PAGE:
Making Preserves

Preserving is one of the most important skills in self sufficient living. It has been used since people first learned to cook. Today it is a way of keeping flavours at their best, but in earlier centuries it was a method of survival.

All food is subject to decay from micro-organisms, bacteria, yeasts and moulds. Some are harmless; others, not. The object of preserving food is to inhibit all decay. Sugar, salt, vinegar and alcohol are agents of preservation. Heat treatment can preserve fruit, a traditional method of preserving being drying, and freezing is a new one. Canning is greatly used commercially.

You do not have to be a self-sufficiency enthusiast to enjoy making preserves at home: in fact, more and more people are turning to it. If you have a glut of fruit in your garden, make it into jams, jellies and chutneys, to last through the winter and beyond. Even if you don’t have a garden, you can buy red cabbage to make a crisp pickle, which will have a far better flavour than any you can buy in shops. If you visit a pick-it-yourself strawberry farm, pick some extra berries for jam.

One of the greatest pleasures in making preserves is to give them as presents. Add a few drops of liqueur to bottled fruits; present crystalized fruit in pretty, ornamented., gift-wrapped boxes. Home-made gifts are always really appreciated.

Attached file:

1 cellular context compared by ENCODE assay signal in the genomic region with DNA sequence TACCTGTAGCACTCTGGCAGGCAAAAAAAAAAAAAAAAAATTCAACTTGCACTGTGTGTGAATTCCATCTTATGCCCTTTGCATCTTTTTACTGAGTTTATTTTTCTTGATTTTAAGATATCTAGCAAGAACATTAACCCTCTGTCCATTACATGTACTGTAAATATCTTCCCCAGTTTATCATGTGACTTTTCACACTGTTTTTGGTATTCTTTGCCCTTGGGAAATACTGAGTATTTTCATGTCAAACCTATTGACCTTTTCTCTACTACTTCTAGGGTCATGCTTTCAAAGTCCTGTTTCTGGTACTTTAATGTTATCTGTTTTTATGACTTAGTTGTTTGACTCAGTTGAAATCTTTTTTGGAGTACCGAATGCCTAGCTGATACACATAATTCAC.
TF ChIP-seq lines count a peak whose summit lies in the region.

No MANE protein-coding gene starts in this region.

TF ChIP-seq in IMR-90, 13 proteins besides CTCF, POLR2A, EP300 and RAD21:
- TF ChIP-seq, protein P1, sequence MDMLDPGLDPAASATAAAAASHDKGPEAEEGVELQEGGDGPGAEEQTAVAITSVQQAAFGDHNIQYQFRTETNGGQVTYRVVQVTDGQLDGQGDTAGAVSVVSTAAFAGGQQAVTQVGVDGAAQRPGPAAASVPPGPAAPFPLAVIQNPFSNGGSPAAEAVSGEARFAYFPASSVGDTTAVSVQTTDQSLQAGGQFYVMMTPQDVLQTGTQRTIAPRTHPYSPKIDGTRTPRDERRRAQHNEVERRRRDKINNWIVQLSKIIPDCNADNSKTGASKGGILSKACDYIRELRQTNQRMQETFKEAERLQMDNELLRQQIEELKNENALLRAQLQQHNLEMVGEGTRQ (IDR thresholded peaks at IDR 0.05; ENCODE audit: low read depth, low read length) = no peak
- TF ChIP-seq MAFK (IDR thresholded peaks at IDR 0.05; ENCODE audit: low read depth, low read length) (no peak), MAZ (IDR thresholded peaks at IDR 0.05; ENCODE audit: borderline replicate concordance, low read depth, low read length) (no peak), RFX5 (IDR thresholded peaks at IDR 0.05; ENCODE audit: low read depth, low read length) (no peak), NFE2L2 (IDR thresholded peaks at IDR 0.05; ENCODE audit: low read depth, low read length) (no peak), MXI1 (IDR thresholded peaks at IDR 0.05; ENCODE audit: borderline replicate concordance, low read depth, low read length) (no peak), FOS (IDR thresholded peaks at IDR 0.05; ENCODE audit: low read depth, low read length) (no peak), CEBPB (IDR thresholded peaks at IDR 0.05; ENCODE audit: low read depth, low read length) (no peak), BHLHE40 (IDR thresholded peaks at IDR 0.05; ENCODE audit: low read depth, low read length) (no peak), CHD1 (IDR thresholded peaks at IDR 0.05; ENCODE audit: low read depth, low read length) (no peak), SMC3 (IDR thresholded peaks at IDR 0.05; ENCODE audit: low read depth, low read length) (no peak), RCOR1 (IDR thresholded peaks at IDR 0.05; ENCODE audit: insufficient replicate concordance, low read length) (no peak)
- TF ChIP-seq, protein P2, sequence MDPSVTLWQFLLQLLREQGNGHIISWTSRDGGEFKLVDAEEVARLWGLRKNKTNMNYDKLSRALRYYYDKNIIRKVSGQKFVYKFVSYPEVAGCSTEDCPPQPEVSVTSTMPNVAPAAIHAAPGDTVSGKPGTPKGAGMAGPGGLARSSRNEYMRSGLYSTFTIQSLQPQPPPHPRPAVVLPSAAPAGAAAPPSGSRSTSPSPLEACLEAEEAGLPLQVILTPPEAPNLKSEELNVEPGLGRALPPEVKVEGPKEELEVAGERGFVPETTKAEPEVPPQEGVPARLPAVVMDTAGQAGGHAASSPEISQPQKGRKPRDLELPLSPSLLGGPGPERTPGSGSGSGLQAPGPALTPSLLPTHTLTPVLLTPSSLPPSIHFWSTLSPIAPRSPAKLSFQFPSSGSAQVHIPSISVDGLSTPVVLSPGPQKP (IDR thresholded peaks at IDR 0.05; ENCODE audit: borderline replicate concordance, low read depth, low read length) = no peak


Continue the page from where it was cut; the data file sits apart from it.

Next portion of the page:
Equipment needed A good-quality preserving pan is a worthwhile investment if you intend to make preserves from year to year. Never use a copper pan for pickles or chutneys: the copper reacts with the vinegar and spoils the flavour. If you do not own a preserving pan, use a wide, heavy-based pan made from stainless steel or aluminium. Don’t leave fruit to stand in an aluminium pan: the acid may pit the surface of the metal.

You may re-use jars that have been carefully sterilized. Buy commercially produced waxed paper and cellophane seals to cover them. You can use screw-top lids with chutneys and pickles, provided they have plastic linings.

When you make jellies, you can buy a jelly bag, but it is quite easy to strain the juice through some six layers of butter muslin, first scalded; or even use a clean, scalded tea towel.

Choosing fruit and vegetables Choose slightly under-ripe, acid fruit for jams and jellies; even-sized fruit for bottling; crisp, young vegetables for making chutneys and pickles.

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